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Government adviser Professor Nutbrown says Government’s childcare reforms 'make no sense at all'

Article By: Sue Learner, News Editor

Professor Cathy Nutbrown who wrote a Government commissioned review last year on childcare qualifications, has called the Government’s More Great Childcare report “disappointing” and said plans to change staff ratios “make no sense at all”.

Professor Cathy Nutbrown

The Government’s document was intended to be a response to Professor Nutbrown’s report, ‘Foundations for Quality’ published last year, which called for an increase in the number of qualified teachers with specialist early years knowledge and having level 3 as the minimum qualification standard for the whole workforce.

“So why on 29 January 2013, when the document ‘More Great Childcare’ was published, was I not delighted that the Government was announcing the introduction of Early Years Teachers, enhanced entry requirements to level three qualifications and a stronger level three qualification?” she asked.

On reading in more detail, she found most of her recommendations have been rejected. “Whilst I felt that my recommendations taken together would enhance quality, I am not at all convinced that accepting just five and tinkering with the others, will achieve the outcome for children and for professional practitioners that many had hoped for.”

She wanted early years teachers to have qualified teacher status and be on the same level as primary and secondary school teachers. But she has found the early years teachers proposed by the Government will not have QTS (qualified teacher status) nor will they follow a PGCE course so they will not have the same status as school teachers.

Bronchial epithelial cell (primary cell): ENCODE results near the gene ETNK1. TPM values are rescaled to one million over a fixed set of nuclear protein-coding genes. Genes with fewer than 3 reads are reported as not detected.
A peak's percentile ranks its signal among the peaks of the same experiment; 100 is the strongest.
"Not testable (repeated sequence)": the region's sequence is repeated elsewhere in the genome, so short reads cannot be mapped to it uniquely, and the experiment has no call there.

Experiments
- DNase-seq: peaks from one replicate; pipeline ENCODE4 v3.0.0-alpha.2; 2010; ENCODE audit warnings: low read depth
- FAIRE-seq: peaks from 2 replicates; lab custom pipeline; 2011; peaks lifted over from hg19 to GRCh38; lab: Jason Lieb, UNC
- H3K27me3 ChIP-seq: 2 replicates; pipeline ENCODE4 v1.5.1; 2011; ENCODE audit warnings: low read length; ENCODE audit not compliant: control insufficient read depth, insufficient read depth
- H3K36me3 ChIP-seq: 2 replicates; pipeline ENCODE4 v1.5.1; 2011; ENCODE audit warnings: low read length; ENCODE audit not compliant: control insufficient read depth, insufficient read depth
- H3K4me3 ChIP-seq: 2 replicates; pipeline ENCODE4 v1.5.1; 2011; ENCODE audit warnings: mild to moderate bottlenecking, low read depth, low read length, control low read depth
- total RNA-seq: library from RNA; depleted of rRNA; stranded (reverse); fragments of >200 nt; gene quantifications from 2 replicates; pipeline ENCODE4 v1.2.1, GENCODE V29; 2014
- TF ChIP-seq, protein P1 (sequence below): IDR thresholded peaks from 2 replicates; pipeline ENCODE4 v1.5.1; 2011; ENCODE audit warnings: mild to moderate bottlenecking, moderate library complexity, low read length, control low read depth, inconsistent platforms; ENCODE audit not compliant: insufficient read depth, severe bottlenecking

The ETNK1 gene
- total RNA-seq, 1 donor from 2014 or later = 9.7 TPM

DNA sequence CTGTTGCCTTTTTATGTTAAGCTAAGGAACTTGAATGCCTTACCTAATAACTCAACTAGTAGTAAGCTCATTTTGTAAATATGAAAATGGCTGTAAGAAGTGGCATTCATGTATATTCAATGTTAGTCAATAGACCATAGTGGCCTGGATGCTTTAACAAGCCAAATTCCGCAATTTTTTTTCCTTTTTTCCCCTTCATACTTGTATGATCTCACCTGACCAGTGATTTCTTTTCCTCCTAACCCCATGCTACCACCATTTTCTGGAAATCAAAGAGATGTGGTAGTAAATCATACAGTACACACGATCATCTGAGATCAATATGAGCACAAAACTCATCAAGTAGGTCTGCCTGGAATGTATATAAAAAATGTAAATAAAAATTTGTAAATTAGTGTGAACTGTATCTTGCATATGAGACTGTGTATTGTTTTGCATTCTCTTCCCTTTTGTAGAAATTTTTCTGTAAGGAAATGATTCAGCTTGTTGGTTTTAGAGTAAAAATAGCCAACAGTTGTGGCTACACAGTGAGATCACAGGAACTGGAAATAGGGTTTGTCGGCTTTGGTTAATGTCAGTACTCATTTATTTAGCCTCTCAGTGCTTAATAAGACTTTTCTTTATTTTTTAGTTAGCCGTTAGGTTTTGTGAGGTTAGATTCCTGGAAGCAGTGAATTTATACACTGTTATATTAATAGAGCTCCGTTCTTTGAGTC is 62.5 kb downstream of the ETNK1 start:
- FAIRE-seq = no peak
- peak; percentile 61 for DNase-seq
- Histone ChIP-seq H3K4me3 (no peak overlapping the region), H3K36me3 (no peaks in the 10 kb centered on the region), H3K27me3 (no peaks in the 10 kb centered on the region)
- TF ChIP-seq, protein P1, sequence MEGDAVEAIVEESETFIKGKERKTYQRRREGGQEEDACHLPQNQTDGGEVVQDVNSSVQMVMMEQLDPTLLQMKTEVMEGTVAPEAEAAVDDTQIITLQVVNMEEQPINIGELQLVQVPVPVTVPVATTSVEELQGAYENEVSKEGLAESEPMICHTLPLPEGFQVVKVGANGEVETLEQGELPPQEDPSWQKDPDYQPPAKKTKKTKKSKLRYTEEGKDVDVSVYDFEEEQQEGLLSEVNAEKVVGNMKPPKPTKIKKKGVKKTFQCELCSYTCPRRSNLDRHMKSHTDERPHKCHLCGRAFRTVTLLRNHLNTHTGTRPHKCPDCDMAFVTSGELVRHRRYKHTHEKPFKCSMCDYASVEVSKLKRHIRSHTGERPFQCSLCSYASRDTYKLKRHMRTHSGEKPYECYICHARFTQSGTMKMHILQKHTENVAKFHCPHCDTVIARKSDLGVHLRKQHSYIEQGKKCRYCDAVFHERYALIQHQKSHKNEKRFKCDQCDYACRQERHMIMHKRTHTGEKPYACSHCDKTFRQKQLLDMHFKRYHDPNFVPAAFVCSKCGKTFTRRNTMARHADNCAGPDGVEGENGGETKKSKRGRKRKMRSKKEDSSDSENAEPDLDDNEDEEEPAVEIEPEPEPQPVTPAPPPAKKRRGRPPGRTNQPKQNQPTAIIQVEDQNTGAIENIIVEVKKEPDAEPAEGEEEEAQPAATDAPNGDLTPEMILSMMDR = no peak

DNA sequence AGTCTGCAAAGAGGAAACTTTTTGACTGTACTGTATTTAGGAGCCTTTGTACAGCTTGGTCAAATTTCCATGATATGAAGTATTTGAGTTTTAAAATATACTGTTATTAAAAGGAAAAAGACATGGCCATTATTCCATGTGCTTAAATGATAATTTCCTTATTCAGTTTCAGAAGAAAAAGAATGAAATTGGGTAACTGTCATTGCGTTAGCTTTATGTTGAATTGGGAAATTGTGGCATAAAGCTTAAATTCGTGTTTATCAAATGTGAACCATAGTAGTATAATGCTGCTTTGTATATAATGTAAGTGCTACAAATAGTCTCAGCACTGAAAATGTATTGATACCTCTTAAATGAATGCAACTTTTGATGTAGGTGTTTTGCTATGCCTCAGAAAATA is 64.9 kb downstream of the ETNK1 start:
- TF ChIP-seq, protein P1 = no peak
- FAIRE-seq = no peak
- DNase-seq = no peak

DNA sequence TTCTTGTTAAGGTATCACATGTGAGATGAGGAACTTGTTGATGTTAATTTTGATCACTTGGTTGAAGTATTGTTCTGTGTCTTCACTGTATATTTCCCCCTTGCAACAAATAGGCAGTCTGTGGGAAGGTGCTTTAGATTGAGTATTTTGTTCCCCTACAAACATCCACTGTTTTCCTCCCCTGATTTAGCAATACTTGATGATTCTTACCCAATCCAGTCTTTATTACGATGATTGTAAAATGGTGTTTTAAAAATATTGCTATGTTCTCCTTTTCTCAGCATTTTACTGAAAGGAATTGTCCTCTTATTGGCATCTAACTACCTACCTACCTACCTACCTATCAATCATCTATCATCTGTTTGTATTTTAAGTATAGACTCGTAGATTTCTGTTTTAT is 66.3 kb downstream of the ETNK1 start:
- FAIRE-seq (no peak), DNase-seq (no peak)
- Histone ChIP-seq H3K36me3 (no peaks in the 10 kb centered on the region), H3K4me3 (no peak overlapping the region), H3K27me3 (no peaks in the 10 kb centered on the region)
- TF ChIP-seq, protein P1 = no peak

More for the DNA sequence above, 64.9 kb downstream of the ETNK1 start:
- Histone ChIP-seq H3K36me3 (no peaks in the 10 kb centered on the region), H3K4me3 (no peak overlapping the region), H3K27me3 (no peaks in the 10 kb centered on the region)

“Because my recommendation on QTS was not accepted, the hoped for parity with primary and secondary school teachers will not be realised,” said Professor Nutbrown, who fears it will create a “two-tier status for ‘teachers’”.

She also questioned whether Early Years Professionals are simply being renamed and said if so, this is “insulting”.

She is worried about the implications of having early years teachers who will be told they are not qualified to teach children in Year 1 at school and cannot achieve the promotion and pay available to teachers of older children.

On the subject of ratios, Professor Nutbrown believes the benefits of raising the quality of level 3 qualifications will be weakened if ratios are weakened.

Under the proposed changes, ratios for two-year-olds will increase from four children per adult to six children per adult, and for ones-and-under will rise from three children per adult to four children per adult.

Ratios for three-year-olds and over will remain at eight or 13 children per adult, depending on whether a qualified graduate is present. The Government is justifying the ratio changes by saying it will lead to a reduction in childcare costs for parents.

She added: “I fear that any positive effects for children that might have come about through enhancement in qualifications will be cancelled out because there will be too few early years professionals working with them.”